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About The daily Nebraskan. ([Lincoln, Neb.) 1901-current | View Entire Issue (June 28, 1956)
Thursday, June 28, 1956
By WALT SWITZER
' Guest Sports Writer
Avery Brundage and his fellow
Olympic officials last week saved
themselves from being the ill wind
that blows no good.
Many sports fans were calling
for replacement of amateur ath
letic officials after- they placed
a ban on any further amateur com
petition by this country's top miler
But last week Wes was forgotten
as the Olympic tryout officials con
sented to let Dave Simc and Bud
Held compete in events for which
they had failed to qualify.
Held, the United States's leading
javeline thrower, with srtop mark
of 268 plus ft., has been suffering
from several injuries the past few
Sime, who qualified for the 100
meters tryouts, prilled a leg mus
cle during: the 200 meter race in
the NCAA meet and failed to qua!
ify. Sime had broken all existing
records for the 220 yard dash this
The only question raised now is
that if the athletes are forced to
bide by the rules, how can the
officials see fit to over-ride their
Of course everyone wants to see
the U.S. represented by the best
team poaaibl. And yet. is it fair
to the other contestants who had
- to see that they were ia top shape
to qualify. The fact remains that
they participated in- the NCAA,
AAU and Allr Service meet know
ing that they had to finish "in
the money' to advance to the try
Ia the fianl analysis, consider
ing the testimony of those who say
that Santee ia sot the only athlete
guilty of accepting more money
than the officials allow, and the
possible excuses of other besides
Sime and Held who failed to qual
ify, it seems that the action of the
amateur officials points clearly at
giving favcv to some and turning
However, all this will be for
gotten if the U.S. continues to dom
in ate the track and field portions
of the Olympics.
There Is a need for more instruc
tion ki geography not only for
those who will become airline em
ployees but for all students since
men are now living ia the air age
This belief was expressed at a
University Air Age Education
workshop Tuesday by Geor e
Gardner, superintendent of edu
cational services for Pan Ameri
can World Airway.
In discussing global geography,
Gardner pointed out that important
air routes of the future are bound
to cross over the Arctic because
that offers the shortest distance
between important traffic points.
Gardner said there are six fac
tors which have made long-range
flight possible. These are: (1) use
of multiple engine planes; (2) im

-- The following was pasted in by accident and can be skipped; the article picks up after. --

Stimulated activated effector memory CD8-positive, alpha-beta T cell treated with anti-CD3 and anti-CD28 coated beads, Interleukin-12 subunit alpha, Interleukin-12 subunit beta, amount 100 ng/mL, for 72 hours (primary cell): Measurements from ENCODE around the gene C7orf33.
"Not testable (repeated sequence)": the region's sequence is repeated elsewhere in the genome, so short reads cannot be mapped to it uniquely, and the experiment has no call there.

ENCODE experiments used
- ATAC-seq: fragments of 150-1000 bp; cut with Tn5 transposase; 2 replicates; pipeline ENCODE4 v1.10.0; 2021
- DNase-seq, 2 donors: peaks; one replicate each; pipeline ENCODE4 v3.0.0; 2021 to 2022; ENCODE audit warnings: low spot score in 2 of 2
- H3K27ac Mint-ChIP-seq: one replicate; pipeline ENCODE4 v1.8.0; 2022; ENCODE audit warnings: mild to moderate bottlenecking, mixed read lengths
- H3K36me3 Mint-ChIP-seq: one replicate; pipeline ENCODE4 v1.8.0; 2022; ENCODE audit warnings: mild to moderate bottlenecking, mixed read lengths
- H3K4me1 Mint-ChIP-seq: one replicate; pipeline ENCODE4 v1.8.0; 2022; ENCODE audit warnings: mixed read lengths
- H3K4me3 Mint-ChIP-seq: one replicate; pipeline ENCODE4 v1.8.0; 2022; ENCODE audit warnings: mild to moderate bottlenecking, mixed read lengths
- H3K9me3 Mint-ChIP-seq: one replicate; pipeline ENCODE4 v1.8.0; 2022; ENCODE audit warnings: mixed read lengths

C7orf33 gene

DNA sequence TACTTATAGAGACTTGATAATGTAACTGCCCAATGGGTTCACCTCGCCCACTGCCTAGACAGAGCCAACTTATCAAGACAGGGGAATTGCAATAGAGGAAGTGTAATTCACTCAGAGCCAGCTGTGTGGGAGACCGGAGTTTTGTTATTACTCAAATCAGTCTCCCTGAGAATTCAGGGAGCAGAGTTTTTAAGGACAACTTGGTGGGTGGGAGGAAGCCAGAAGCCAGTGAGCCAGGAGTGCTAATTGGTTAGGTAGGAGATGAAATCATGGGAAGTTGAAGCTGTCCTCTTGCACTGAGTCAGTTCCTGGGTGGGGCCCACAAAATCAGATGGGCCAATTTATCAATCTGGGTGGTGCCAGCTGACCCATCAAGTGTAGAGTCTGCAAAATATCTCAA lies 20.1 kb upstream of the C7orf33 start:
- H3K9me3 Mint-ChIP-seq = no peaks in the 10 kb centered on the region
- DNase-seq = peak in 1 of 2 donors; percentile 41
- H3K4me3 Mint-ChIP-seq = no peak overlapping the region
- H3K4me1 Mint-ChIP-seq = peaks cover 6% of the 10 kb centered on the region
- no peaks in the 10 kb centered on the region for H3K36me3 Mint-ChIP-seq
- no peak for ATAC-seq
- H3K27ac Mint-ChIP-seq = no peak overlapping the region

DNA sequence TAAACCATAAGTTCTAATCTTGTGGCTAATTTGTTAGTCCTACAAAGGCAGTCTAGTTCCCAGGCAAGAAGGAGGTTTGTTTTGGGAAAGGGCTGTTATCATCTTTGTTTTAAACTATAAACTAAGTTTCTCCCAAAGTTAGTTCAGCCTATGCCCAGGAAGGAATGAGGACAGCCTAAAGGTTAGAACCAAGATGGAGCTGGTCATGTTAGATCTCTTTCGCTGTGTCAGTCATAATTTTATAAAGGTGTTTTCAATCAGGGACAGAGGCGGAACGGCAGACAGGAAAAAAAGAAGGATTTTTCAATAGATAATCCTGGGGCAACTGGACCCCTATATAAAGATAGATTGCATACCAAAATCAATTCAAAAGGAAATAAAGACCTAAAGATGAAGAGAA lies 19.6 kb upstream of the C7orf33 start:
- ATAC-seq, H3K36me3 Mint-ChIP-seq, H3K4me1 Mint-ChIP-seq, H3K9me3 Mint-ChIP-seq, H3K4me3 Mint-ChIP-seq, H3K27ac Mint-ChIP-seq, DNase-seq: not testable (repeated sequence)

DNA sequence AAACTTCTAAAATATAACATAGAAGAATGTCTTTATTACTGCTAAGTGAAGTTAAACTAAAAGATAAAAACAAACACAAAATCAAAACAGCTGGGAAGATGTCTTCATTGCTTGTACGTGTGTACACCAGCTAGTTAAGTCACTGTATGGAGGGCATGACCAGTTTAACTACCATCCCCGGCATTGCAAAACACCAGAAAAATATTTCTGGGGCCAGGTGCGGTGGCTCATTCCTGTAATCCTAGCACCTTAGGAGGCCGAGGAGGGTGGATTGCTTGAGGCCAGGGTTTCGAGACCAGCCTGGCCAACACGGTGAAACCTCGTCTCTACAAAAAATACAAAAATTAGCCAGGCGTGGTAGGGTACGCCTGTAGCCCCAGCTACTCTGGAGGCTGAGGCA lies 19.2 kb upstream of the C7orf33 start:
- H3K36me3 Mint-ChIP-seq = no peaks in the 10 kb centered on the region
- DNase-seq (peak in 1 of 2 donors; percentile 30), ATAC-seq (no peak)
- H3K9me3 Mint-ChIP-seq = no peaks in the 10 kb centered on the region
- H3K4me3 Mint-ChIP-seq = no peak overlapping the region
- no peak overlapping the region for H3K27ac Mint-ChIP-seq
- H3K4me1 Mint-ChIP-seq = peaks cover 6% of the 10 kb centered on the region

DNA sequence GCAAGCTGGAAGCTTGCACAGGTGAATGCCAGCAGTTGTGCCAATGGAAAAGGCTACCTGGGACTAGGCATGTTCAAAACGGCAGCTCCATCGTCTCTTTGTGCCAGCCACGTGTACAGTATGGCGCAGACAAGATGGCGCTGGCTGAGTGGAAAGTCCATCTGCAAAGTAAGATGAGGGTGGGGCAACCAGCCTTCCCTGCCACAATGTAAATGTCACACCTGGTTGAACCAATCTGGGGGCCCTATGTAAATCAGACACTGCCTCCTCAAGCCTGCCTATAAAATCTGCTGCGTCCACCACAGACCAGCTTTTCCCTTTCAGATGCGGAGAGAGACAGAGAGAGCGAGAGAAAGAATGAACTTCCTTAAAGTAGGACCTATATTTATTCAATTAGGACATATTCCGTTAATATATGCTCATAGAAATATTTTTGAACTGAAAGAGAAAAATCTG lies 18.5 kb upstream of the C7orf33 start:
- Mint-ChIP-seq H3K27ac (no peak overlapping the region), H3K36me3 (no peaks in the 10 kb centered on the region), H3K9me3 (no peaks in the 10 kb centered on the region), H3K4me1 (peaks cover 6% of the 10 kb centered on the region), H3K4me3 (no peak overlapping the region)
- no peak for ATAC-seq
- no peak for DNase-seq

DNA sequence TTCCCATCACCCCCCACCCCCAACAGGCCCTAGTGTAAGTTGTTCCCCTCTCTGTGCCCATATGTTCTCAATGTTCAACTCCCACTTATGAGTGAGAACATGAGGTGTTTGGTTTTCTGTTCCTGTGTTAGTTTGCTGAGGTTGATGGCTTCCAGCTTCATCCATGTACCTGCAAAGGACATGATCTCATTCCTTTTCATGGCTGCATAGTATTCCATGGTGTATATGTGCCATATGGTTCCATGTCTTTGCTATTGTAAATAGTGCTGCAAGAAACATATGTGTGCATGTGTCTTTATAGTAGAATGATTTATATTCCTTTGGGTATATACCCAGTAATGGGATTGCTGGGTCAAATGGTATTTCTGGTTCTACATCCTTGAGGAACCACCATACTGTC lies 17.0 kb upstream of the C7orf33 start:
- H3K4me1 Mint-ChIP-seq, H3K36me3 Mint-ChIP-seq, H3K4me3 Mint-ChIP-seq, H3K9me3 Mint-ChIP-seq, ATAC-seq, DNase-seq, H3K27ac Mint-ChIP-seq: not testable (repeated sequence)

provement in design of planes and
engines; (3) fuel conservation; (4)
taking advantage of the winds;
(5) navigation Jjy dead reckoning,
celestial navigation and radio
guidance; and (6) the engineering
formula, HowgozSt, for charting a
flight in terms of distance covered
and fuel used. " . I
fofors i Show TcQisirrts
In Music, PI
The light opera "Good News"
will be presented by the-All-State
cast Friday at 7:30 p.m. at Uni
versity High School Auditorium.
Playing the leads are Mary Ann
Ryan, Plattsmouth; Gordon Bro
dine, Lexi-ton, Jerry Tucker, Cen
tral City, and Sandra Heffelfinger,
, Amer Lincoln will direct and
Bill Hatcher is the assistant direc
tor. Saturday the All-Staters will pre
sent their final concert at 8 p.m.
in front of the Coliseum.
The program will begin with the
overture to "Richard III" and
"Chimes of Liberty" march by
the band. Donald Lentz, director
of the University band, will be
guest conductor for these selec
tions. .Other numbers on the program
are "Walti in Blue," "Beguine For
Band," "His Honor," "Procession
of Bacchus" and others.
The orchestra, conducted by
Emanuat Wi&hnow, will play "The
Secret Marriage," "La Vie Paris
ienne," "Horse and Buggy," and
"Russian Sailor's Dance."
The eborus, under David Foltz,
will sing "O God Our Help in Ages
Past," "Save Us, O Our God,"
One-Act plays by All-State dra
matics students will be presented
at ff:30 p.m. Thursday in Howell
Cast for "Little Prison" by
George Milton Savage will be
Yvonne Brown, Scotia; Maribel
Wellman, Des Moines, Ia.; Zella
Long, Loup City; Nancy McGath,
Emerson, and Sue Thacher, Has
tings. Anatole France's story "T h e
Man Who Married a Dumb Wjfe"
will be acted by Maureen McGin
ley, Ogallala; Julie Pedersen,
Hardy; Tod Moore, Wood River;
Owen Elmer, Indianola; Eleanor
Kessler, Hastings; Merlin Mont
gomery, Farnam; Jerry McGee,
Oxford; Barbara Weissert, Eustis,
and Judy Robertson, Hastings. -
"Playgoers" by Sir Arthur Pi
nero will be presented by Gordon
Young, Cozad; Nancy Lander,
Pender; Alice Baumgartner,
Scottsbluff, and Gladys Rolfs
meyer. Others in the cast are Stephen
Tempero, Lincoln; Margie Wal
brecht, York; Karma De Dobesh,
Ogallala, and Ellen More, Genoa.
The first of the series of one
act plays were presented by the All
Staters Tuesday night, when two
one-act plays and two play read
ings were presented.
"Song of Galilee," "fiicb Worm,"
and "If I Were a BettV
Also en the program We selec
tions by the speech choir under
the direction of Donald Olson and
A Good Tomehen Agemyt?
Established -1918 ienringr fho
Missouri Valley to the ' Woat
iS9 StMtri M4.. 1 a M.fc
To Show Slides
The first in the Union Series
"Treads In Today's Living" will
be presented Thursday at 4 p.m. in
Union Parlors B and C.
Mrs. Carl Deitemeyer, Mrs.
America of 1956, will shows slides
and discuss "The E trope an
ctm cuts m
13 IS P STREET
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